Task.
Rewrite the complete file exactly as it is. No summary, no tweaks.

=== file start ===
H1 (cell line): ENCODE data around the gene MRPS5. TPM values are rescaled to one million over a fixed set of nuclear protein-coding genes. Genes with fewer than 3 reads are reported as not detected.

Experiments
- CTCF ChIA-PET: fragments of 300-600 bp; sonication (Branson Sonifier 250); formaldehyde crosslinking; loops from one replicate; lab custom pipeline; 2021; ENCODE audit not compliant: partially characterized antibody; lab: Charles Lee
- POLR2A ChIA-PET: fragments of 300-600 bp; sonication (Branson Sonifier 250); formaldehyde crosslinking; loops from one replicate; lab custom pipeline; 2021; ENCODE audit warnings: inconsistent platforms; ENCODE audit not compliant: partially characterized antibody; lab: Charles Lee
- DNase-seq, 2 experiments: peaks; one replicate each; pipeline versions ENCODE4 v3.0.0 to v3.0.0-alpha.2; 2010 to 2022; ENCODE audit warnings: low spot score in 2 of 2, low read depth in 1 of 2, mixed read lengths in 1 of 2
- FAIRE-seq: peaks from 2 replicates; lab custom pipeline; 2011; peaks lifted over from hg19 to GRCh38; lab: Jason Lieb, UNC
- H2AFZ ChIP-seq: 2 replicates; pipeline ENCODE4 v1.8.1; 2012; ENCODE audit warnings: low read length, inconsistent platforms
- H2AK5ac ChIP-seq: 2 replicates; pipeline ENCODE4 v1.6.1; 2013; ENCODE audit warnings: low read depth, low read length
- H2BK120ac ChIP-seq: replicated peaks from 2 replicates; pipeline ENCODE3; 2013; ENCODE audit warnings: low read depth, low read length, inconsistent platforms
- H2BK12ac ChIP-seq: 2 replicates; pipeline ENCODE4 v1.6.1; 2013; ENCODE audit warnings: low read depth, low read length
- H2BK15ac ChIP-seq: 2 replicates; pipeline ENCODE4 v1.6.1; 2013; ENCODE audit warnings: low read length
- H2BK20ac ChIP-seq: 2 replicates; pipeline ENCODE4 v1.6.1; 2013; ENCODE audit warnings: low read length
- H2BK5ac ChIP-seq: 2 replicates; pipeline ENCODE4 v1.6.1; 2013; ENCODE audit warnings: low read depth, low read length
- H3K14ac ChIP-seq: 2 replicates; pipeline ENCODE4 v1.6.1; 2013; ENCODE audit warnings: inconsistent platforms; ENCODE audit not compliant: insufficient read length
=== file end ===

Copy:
H1 (cell line): ENCODE data around the gene MRPS5. TPM values are rescaled to one million over a fixed set of nuclear protein-coding genes. Genes with fewer than 3 reads are reported as not detected.

Experiments
- CTCF ChIA-PET: fragments of 300-600 bp; sonication (Branson Sonifier 250); formaldehyde crosslinking; loops from one replicate; lab custom pipeline; 2021; ENCODE audit not compliant: partially characterized antibody; lab: Charles Lee
- POLR2A ChIA-PET: fragments of 300-600 bp; sonication (Branson Sonifier 250); formaldehyde crosslinking; loops from one replicate; lab custom pipeline; 2021; ENCODE audit warnings: inconsistent platforms; ENCODE audit not compliant: partially characterized antibody; lab: Charles Lee
- DNase-seq, 2 experiments: peaks; one replicate each; pipeline versions ENCODE4 v3.0.0 to v3.0.0-alpha.2; 2010 to 2022; ENCODE audit warnings: low spot score in 2 of 2, low read depth in 1 of 2, mixed read lengths in 1 of 2
- FAIRE-seq: peaks from 2 replicates; lab custom pipeline; 2011; peaks lifted over from hg19 to GRCh38; lab: Jason Lieb, UNC
- H2AFZ ChIP-seq: 2 replicates; pipeline ENCODE4 v1.8.1; 2012; ENCODE audit warnings: low read length, inconsistent platforms
- H2AK5ac ChIP-seq: 2 replicates; pipeline ENCODE4 v1.6.1; 2013; ENCODE audit warnings: low read depth, low read length
- H2BK120ac ChIP-seq: replicated peaks from 2 replicates; pipeline ENCODE3; 2013; ENCODE audit warnings: low read depth, low read length, inconsistent platforms
- H2BK12ac ChIP-seq: 2 replicates; pipeline ENCODE4 v1.6.1; 2013; ENCODE audit warnings: low read depth, low read length
- H2BK15ac ChIP-seq: 2 replicates; pipeline ENCODE4 v1.6.1; 2013; ENCODE audit warnings: low read length
- H2BK20ac ChIP-seq: 2 replicates; pipeline ENCODE4 v1.6.1; 2013; ENCODE audit warnings: low read length
- H2BK5ac ChIP-seq: 2 replicates; pipeline ENCODE4 v1.6.1; 2013; ENCODE audit warnings: low read depth, low read length
- H3K14ac ChIP-seq: 2 replicates; pipeline ENCODE4 v1.6.1; 2013; ENCODE audit warnings: inconsistent platforms; ENCODE audit not compliant: insufficient read length